Spanish Lending Revives With Housing Prices Hitting FloorSharon Smyth
Henar Molinero, a 40-year-old architect from Madrid, traded up to a five-bedroom house in February, two years after her second child was born. She and her husband said they delayed their move until Spain’s property market bottomed out and banks started lending again.
“Prices had fallen a great deal, so with a decent deposit and us both working, getting a mortgage and buying a house finally became easier,” Molinero said. Several banks offered her a loan, she said.
After the worst housing crisis in the country’s history, signs of a recovery are starting to appear. Home sales jumped 48 percent to more than 81,000 in the first quarter, according to data compiled by the Ministry of Public Works and Housing. Mortgage approvals rose in March for the first time since 2010 as the property market starts to stabilize six years after triggering the most severe recession in five decades.
“We have hit the bottom in terms of volumes of new business,” said Daragh Quinn, a banking analyst at Nomura International in Madrid. “It’s stopped declining and has started to increase again, but it’s coming off a very low base.”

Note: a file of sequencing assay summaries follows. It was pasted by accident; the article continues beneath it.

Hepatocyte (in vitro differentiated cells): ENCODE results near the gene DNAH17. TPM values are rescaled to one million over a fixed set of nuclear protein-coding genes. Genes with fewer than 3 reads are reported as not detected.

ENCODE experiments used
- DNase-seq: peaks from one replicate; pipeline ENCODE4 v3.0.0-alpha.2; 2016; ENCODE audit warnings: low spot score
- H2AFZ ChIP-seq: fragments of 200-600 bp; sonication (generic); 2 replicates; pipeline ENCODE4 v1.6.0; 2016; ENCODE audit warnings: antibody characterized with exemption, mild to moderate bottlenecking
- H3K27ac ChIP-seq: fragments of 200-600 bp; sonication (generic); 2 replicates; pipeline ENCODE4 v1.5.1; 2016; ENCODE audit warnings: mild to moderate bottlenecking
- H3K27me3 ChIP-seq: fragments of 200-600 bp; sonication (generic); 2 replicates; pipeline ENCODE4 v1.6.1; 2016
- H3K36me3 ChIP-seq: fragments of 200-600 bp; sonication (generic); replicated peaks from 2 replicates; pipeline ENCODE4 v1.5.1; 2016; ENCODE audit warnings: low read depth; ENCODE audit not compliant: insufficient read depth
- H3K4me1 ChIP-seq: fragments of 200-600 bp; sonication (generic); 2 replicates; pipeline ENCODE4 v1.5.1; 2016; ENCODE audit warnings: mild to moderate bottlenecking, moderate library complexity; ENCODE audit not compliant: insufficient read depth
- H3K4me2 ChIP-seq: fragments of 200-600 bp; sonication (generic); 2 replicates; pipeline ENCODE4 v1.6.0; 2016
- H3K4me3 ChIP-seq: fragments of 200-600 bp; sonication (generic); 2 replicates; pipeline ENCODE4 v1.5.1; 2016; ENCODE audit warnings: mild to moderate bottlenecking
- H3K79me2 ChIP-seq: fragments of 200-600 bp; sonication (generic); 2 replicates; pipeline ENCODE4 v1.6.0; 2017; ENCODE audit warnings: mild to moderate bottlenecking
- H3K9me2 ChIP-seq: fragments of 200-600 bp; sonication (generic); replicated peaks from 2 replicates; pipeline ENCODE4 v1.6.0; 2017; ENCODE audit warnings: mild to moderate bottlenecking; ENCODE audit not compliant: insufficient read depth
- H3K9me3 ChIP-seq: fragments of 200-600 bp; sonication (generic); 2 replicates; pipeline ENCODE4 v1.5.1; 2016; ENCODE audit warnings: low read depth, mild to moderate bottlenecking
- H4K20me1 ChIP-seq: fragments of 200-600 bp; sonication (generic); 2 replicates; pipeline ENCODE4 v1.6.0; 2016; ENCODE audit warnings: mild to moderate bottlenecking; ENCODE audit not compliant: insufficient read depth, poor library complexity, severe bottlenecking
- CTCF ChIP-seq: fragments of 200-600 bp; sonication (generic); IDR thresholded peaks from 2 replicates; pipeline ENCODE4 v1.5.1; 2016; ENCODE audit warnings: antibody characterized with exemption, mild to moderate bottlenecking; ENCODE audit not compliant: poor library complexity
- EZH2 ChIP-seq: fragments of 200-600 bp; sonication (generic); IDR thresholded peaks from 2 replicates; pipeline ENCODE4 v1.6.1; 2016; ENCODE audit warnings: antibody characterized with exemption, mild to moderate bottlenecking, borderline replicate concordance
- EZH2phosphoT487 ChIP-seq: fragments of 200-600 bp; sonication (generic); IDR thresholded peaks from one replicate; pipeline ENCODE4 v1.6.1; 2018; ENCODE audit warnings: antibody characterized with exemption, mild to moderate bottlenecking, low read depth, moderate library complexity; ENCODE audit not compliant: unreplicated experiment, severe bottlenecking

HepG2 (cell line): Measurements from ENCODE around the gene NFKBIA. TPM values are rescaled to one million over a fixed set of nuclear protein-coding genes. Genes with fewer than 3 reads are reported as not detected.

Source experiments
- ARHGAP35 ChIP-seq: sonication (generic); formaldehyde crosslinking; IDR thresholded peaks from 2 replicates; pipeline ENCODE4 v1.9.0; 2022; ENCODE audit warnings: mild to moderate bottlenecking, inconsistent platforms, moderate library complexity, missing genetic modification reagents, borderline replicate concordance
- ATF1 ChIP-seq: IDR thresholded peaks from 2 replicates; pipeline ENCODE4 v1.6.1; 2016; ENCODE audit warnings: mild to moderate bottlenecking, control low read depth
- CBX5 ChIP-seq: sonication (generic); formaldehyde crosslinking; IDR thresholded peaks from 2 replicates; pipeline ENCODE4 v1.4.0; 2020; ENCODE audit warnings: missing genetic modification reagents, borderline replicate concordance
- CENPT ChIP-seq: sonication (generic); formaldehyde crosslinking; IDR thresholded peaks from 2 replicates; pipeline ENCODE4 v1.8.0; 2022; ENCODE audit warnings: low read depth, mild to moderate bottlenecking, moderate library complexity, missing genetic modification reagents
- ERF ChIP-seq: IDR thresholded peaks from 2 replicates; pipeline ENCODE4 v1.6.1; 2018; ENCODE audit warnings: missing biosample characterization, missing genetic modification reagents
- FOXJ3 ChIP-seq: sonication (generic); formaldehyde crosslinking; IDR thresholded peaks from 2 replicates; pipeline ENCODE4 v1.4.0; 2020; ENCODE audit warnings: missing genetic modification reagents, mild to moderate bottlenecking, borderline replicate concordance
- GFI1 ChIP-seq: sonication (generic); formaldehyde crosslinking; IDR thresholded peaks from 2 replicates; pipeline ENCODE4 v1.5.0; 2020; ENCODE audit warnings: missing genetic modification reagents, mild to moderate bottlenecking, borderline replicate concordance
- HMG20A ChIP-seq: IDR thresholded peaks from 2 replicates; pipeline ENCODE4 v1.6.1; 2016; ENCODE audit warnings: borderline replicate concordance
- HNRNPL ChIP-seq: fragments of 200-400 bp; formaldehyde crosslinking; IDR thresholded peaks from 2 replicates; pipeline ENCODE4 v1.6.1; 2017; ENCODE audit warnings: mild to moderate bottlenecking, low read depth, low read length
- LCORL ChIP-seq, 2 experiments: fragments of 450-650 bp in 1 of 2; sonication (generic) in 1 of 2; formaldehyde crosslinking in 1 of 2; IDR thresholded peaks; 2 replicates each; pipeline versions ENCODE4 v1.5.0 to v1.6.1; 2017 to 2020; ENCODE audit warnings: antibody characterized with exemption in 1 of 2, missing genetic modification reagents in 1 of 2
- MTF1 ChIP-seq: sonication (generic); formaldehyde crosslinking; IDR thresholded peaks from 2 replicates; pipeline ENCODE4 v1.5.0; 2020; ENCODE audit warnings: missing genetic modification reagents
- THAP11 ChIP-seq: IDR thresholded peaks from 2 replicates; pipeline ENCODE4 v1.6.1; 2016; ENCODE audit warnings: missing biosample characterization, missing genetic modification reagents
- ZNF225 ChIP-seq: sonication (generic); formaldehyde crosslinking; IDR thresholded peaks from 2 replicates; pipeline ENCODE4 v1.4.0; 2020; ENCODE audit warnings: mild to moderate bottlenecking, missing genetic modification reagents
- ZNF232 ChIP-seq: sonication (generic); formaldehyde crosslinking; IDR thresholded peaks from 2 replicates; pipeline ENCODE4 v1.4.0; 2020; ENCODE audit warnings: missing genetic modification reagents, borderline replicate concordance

Spanish banks’ lending standards remain tight, with loans going only to the most creditworthy home buyers, said Jesus Encinar, founder of real estate website Idealista.com. The Bank of Spain’s survey of first-quarter lending conditions published last month showed banks didn’t vary their criteria for granting mortgages even as they relaxed criteria for consumer lending for the first time since 2010.
Banks are, however, taking the first steps to build up their home-loans business again, Encinar said.
“We have started to get calls from banks about advertising mortgage lending on Idealista,” he said. “When the crisis started, banks had their books full of mortgages. Now those holdings have diminished a lot, so they need to lend.”
While Spain’s jobless rate is at 25 percent, the statistics agency INE confirmed that growth accelerated to 0.4 percent in the first quarter, twice as fast as the euro region average. Imports are surging, indicating that Spaniards are spending again after closing their wallets amid the toughest austerity measures in more than 30 years.
Madrid and Barcelona, Spain’s largest cities, are emerging from the country’s six-year recession in better shape than other areas. Homes in the cities are likely to appreciate at a faster pace.
“It’s going to be a tale of two cities,” Encinar said. “Prices in places where there are jobs and infrastructure will recover more quickly than in other parts of the country.”
Home values in Barcelona climbed 1.5 percent in the first quarter from a year earlier, the biggest increase in Spain and the first for the country’s most popular holiday destination since the first quarter or 2007. Madrid prices fell 1.9 percent, the smallest decline since the first quarter of 2008, according to Idealista data.